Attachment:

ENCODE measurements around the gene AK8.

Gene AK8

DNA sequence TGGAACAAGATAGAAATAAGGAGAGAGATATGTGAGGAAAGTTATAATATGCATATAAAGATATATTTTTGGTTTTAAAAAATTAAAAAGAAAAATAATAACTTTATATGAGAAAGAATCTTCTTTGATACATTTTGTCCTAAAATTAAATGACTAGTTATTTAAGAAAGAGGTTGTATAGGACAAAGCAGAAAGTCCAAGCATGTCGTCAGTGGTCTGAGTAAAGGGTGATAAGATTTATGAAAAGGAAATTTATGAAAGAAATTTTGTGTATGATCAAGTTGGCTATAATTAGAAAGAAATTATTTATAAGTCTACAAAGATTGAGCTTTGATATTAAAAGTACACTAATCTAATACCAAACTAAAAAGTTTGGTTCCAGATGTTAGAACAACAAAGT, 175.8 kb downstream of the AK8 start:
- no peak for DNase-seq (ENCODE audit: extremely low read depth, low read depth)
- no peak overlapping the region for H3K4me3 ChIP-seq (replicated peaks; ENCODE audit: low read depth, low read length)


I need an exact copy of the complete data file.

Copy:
ENCODE measurements around the gene AK8.

Gene AK8

DNA sequence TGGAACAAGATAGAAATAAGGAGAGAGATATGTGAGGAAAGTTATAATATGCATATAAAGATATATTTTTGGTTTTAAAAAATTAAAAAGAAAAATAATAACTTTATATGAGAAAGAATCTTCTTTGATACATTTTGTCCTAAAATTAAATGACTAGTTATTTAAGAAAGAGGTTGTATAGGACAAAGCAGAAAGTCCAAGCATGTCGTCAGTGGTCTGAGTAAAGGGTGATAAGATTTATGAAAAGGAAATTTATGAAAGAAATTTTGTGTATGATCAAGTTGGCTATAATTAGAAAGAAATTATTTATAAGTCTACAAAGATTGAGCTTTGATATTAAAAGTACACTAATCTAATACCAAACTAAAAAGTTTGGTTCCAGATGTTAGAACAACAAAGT, 175.8 kb downstream of the AK8 start:
- no peak for DNase-seq (ENCODE audit: extremely low read depth, low read depth)
- no peak overlapping the region for H3K4me3 ChIP-seq (replicated peaks; ENCODE audit: low read depth, low read length)